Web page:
Tissue-dependent and differentially methylated regions
Transcription start sites
Neural progenitor cells
T-DMR profiling with restriction tag-mediated amplification
Combined bisulfite restriction analysis
Quantitative reverse-transcription polymerase chain reaction.
Temple S: The development of neural stem cells. Nature. 2001, 414: 112-117. 10.1038/35102174.
Sauvageot CM, Stiles CD: Molecular mechanisms controlling cortical gliogenesis. Curr Opin Neurobiol. 2002, 12: 244-249. 10.1016/S0959-4388(02)00322-7.
Miller FD, Gauthier AS: Timing is everything: making neurons versus glia in the developing cortex. Neuron. 2007, 54: 357-369. 10.1016/j.neuron.2007.04.019.
Mason S, Piper M, Gronostajski RM, Richards LJ: Nuclear factor one transcription factors in CNS development. Mol Neurobiol. 2009, 39: 10-23. 10.1007/s12035-008-8048-6.
das Neves L, Duchala CS, Tolentino-Silva F, Haxhiu MA, Colmenares C, Macklin WB, Campbell CE, Butz KG, Gronostajski RM, Godinho F: Disruption of the murine nuclear factor I-A gene (Nfia) results in perinatal lethality, hydrocephalus, and agenesis of the corpus callosum. Proc Natl Acad Sci USA. 1999, 96: 11946-11951. 10.1073/pnas.96.21.11946.
Zhang W, Yi MJ, Chen X, Cole F, Krauss RS, Kang JS: Cortical thinning and hydrocephalus in mice lacking the immunoglobulin superfamily member CDO. Mol Cell Biol. 2006, 26: 3764-3772. 10.1128/MCB.26.10.3764-3772.2006.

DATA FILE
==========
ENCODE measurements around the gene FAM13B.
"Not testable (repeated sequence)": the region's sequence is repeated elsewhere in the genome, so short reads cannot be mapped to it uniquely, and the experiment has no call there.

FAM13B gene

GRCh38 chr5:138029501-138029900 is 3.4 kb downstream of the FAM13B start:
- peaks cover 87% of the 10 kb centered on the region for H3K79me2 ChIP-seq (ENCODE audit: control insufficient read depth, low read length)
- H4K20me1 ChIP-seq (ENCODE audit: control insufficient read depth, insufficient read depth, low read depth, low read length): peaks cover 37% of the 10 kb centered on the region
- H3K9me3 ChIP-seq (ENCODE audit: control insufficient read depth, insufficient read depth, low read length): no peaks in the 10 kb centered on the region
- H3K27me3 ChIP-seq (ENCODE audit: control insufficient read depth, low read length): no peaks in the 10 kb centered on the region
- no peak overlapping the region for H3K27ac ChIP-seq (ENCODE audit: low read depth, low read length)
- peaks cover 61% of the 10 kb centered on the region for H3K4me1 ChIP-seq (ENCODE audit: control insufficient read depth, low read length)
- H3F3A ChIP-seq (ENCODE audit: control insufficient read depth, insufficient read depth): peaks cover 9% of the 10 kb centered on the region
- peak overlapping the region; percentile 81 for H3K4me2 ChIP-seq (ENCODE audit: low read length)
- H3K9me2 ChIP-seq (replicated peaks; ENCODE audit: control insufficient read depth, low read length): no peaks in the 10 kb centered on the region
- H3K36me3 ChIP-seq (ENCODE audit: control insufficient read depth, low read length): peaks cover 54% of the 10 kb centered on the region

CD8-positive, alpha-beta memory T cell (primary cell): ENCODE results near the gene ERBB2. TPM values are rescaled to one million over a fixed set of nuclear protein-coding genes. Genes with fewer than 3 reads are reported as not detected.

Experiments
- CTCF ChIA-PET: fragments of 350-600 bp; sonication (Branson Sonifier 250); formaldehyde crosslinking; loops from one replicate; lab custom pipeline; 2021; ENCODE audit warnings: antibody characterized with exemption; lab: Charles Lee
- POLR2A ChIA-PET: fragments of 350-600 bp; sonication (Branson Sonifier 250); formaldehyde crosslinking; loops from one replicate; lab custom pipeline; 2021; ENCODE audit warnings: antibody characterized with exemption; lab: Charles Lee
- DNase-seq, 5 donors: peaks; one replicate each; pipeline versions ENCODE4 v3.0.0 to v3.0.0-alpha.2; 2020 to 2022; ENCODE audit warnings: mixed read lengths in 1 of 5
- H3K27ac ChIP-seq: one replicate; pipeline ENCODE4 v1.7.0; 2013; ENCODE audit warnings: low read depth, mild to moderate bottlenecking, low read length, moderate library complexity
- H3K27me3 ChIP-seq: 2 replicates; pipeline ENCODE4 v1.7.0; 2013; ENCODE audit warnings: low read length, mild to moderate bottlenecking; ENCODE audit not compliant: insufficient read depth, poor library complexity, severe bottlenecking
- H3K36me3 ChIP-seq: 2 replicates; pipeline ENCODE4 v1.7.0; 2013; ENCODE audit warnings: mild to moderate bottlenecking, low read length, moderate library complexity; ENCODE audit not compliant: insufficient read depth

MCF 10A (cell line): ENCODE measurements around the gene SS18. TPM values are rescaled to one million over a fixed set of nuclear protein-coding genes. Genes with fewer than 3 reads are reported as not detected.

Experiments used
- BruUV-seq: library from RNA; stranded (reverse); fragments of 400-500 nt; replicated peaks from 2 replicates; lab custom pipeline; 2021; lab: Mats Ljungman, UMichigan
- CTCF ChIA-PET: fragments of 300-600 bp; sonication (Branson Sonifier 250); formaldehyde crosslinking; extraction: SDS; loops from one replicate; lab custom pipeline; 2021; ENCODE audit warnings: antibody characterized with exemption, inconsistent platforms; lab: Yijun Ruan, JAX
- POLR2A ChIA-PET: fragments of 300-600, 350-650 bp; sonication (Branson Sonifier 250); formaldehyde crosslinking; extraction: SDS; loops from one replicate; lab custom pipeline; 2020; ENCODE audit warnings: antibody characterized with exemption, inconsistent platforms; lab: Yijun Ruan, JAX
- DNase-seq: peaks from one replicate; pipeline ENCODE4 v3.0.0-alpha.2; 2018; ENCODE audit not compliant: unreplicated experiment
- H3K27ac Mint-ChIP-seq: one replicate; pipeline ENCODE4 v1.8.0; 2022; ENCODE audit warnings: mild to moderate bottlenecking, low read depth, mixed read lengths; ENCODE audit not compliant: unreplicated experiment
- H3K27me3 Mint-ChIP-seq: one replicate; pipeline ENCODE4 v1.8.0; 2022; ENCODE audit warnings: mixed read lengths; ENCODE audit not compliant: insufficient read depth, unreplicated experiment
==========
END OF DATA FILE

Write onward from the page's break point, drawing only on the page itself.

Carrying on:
Yagi S, Hirabayashi K, Sato S, Li W, Takahashi Y, Hirakawa T, Wu G, Hattori N, Hattori N, Ohgane J, Tanaka S, Liu XS, Shiota K: DNA methylation profile of tissue-dependent and differentially methylated regions (T-DMRs) in mouse promoter regions demonstrating tissue-specific gene expression. Genome Res. 2008, 18: 1969-1978. 10.1101/gr.074070.107.
Kremenskoy M, Kremenska Y, Ohgane J, Hattori N, Tanaka S, Hashizume K, Shiota K: Genome-wide analysis of DNA methylation status of CpG islands in embryoid bodies, teratomas, and fetuses. Biochem Biophys Res Commun. 2003, 311: 884-890. 10.1016/j.bbrc.2003.10.078.
Hattori N, Nishino K, Ko Y, Ohgane J, Tanaka S, Shiota K: Epigenetic control of mouse Oct-4 gene expression in embryonic stem cells and trophoblast stem cells. J Biol Chem. 2004, 279: 17063-17069. 10.1074/jbc.M309002200.
Nishino K, Hattori N, Tanaka S, Shiota K: DNA methylation-mediated control of Sry gene expression in mouse gonadal development. J Biol Chem. 2004, 279: 22306-22313. 10.1074/jbc.M309513200.